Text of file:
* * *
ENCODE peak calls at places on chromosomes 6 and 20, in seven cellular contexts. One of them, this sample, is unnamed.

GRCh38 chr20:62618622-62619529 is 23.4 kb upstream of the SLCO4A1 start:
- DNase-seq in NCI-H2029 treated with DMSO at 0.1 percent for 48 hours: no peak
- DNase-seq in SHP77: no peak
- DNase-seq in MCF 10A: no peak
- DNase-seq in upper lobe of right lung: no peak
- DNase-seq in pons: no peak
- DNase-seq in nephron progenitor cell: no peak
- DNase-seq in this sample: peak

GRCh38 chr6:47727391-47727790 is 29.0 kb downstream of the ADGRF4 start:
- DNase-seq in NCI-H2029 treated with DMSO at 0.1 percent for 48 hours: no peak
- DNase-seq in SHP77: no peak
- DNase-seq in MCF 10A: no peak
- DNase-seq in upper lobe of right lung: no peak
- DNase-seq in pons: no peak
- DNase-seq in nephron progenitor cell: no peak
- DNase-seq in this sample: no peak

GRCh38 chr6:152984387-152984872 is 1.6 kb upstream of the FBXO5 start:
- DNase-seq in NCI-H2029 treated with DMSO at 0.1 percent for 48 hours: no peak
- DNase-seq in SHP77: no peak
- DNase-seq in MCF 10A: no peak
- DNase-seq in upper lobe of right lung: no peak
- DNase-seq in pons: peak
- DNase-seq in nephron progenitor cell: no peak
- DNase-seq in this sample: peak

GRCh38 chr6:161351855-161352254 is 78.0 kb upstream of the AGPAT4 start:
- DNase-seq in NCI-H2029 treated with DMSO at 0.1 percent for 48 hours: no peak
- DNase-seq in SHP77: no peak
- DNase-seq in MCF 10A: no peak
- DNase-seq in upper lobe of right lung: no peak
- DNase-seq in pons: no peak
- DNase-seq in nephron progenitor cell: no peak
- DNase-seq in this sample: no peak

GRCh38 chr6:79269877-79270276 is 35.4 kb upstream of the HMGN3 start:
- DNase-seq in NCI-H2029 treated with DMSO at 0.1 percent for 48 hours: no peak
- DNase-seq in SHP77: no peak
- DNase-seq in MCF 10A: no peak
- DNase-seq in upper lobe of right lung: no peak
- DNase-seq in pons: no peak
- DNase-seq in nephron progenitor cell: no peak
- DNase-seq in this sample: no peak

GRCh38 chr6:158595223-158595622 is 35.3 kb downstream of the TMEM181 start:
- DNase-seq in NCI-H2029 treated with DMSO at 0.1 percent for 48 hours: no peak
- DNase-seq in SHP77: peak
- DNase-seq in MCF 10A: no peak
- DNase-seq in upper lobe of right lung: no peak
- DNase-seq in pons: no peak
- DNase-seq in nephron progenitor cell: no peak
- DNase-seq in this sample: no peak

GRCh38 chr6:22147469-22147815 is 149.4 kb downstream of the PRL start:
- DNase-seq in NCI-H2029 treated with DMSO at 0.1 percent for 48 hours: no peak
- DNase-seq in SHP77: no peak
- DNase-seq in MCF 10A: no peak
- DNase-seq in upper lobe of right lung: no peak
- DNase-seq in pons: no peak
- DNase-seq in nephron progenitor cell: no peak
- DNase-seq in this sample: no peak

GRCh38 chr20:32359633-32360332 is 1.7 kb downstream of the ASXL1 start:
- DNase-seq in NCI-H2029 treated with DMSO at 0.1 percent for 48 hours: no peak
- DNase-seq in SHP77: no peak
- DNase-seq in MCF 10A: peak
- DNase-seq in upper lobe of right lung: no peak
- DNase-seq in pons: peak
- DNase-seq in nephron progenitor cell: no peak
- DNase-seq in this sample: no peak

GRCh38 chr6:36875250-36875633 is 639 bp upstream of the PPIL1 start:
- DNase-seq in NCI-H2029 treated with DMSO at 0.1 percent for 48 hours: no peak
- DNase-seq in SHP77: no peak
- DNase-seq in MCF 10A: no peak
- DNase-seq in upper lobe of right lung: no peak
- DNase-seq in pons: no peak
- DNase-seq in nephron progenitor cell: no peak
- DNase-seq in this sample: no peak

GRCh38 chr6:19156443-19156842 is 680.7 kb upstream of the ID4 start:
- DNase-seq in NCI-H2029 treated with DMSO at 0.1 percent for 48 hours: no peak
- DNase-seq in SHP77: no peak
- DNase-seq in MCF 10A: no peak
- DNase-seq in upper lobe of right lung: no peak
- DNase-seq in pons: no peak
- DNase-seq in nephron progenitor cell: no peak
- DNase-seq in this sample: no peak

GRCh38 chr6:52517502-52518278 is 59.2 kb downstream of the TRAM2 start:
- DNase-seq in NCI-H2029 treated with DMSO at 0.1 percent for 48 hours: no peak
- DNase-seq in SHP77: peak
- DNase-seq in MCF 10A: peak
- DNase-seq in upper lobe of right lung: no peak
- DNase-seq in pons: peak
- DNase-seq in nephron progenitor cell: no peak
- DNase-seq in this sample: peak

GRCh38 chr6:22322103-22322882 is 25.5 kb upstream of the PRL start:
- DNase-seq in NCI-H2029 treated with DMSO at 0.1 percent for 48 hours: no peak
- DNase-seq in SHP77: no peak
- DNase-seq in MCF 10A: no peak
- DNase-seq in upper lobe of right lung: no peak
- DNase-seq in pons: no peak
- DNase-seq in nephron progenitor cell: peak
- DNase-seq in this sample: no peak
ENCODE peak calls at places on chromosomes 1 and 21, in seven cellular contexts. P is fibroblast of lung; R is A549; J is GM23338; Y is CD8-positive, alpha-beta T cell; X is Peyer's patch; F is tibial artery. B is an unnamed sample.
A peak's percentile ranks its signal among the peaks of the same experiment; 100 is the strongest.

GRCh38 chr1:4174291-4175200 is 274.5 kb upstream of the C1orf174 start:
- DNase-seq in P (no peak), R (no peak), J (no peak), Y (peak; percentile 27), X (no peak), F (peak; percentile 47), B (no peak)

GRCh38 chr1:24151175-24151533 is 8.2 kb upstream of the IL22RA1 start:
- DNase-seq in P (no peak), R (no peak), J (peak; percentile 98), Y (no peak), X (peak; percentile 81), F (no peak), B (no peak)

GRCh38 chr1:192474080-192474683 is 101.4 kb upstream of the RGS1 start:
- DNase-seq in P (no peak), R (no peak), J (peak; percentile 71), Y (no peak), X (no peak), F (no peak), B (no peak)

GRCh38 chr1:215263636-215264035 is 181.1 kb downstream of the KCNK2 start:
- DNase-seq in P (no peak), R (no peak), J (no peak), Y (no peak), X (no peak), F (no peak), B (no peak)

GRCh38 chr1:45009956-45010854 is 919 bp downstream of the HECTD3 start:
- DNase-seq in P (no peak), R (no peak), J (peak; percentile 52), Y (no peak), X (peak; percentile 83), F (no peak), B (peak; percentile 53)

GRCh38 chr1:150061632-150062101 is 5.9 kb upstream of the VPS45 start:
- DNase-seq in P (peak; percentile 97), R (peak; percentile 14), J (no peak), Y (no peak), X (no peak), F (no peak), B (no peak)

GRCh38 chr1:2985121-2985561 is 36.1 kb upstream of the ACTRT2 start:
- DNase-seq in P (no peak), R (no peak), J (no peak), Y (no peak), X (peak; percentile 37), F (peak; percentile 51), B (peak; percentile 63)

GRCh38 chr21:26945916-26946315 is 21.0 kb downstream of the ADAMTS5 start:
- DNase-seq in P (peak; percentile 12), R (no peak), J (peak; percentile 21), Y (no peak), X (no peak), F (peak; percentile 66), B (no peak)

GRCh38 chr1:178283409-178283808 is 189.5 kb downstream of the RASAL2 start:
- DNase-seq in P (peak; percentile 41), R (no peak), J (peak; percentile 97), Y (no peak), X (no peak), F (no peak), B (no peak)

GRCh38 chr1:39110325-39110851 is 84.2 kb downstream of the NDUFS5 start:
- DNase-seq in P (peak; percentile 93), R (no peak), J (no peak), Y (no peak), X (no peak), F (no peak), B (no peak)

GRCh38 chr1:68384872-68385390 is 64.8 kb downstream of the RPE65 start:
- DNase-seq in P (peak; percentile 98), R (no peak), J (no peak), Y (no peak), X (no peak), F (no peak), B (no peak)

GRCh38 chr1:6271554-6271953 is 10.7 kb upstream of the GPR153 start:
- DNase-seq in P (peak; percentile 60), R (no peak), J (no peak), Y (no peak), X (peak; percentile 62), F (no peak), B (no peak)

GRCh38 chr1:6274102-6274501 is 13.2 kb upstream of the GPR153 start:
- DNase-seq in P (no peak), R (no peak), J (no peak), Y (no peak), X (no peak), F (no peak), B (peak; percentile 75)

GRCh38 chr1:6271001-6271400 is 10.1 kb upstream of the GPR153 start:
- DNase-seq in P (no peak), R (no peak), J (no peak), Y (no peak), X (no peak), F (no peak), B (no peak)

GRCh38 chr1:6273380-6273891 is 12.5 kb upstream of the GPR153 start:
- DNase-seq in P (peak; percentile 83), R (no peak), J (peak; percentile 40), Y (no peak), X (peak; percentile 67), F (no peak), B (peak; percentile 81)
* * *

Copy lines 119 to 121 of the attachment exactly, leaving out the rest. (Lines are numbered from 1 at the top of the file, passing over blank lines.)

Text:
- DNase-seq in P (peak; percentile 93), R (no peak), J (no peak), Y (no peak), X (no peak), F (no peak), B (no peak)

GRCh38 chr1:68384872-68385390 is 64.8 kb downstream of the RPE65 start:
- DNase-seq in P (peak; percentile 98), R (no peak), J (no peak), Y (no peak), X (no peak), F (no peak), B (no peak)